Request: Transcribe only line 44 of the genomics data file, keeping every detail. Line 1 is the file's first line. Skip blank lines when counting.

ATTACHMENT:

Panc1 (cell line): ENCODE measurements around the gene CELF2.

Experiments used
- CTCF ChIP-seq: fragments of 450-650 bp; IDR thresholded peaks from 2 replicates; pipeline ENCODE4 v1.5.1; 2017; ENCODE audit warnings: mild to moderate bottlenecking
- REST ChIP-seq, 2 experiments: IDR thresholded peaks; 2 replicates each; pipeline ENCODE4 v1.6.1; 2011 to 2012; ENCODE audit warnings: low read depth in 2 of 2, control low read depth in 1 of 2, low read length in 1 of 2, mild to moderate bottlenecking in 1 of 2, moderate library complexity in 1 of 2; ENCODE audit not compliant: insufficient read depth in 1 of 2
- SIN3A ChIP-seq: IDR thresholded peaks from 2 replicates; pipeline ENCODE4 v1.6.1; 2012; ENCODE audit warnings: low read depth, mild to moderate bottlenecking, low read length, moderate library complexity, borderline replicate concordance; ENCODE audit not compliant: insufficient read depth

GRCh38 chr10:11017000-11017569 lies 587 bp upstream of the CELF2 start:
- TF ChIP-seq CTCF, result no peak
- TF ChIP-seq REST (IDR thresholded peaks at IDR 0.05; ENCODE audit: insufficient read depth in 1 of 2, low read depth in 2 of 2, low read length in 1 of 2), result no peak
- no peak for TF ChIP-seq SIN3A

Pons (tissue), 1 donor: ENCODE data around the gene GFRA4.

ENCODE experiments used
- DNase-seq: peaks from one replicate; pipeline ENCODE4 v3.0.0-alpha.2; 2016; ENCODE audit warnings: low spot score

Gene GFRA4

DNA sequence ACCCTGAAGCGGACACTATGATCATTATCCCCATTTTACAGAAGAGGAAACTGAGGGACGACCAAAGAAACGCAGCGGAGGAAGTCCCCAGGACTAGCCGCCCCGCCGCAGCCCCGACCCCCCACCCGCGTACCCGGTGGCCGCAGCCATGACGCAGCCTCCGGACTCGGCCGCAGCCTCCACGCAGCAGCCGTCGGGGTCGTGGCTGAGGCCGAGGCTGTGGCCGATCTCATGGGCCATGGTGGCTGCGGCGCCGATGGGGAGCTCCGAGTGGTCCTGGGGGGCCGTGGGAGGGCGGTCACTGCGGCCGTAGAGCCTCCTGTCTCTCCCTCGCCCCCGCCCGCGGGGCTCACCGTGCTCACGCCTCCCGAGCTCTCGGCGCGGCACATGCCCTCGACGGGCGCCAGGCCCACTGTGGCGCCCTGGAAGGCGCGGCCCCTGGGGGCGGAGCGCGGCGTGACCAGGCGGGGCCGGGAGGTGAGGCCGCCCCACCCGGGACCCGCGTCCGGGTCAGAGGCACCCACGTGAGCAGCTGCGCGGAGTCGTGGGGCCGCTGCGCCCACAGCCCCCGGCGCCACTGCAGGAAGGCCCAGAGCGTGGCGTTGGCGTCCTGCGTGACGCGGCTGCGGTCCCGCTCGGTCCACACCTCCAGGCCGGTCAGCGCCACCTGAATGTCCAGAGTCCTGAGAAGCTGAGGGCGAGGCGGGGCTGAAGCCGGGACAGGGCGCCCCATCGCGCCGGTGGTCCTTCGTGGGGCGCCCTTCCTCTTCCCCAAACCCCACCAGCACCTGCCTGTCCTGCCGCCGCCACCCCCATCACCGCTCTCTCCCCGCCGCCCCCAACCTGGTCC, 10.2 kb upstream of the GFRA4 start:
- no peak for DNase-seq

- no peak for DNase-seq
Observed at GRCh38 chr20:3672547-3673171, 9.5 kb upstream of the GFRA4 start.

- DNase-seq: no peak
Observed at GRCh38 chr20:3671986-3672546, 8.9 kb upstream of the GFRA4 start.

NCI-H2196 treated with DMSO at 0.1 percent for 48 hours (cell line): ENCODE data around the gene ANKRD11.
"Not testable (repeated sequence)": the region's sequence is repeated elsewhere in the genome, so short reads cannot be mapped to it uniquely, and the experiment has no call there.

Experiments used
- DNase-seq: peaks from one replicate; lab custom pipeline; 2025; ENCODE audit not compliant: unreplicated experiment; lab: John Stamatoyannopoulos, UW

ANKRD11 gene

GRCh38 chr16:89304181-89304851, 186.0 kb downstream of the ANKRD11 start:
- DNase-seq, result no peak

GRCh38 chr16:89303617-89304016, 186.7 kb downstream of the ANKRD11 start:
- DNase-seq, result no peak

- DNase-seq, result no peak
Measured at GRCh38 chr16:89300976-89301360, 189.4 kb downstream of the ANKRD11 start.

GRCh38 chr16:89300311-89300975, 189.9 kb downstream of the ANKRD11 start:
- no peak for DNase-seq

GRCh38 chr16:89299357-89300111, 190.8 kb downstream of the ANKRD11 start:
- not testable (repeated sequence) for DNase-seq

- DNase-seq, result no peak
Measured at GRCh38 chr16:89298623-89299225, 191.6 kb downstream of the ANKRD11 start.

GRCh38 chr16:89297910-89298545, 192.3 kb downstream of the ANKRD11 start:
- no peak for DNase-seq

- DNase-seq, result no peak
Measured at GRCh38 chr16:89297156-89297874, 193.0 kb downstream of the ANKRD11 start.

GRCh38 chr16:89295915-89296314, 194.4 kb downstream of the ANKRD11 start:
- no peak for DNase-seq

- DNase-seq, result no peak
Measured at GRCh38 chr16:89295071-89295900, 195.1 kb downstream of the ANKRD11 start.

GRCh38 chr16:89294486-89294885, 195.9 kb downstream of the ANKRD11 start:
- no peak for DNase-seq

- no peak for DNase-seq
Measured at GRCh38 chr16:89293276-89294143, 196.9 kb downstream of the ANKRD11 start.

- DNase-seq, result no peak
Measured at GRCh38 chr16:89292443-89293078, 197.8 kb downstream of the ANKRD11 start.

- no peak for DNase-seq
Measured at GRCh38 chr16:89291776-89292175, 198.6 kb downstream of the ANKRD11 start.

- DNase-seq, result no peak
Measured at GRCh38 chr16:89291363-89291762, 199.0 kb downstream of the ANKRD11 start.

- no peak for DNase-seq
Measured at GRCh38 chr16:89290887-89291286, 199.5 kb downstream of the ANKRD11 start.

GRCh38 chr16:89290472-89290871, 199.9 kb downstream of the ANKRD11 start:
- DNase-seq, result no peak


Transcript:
Measured at GRCh38 chr16:89295071-89295900, 195.1 kb downstream of the ANKRD11 start.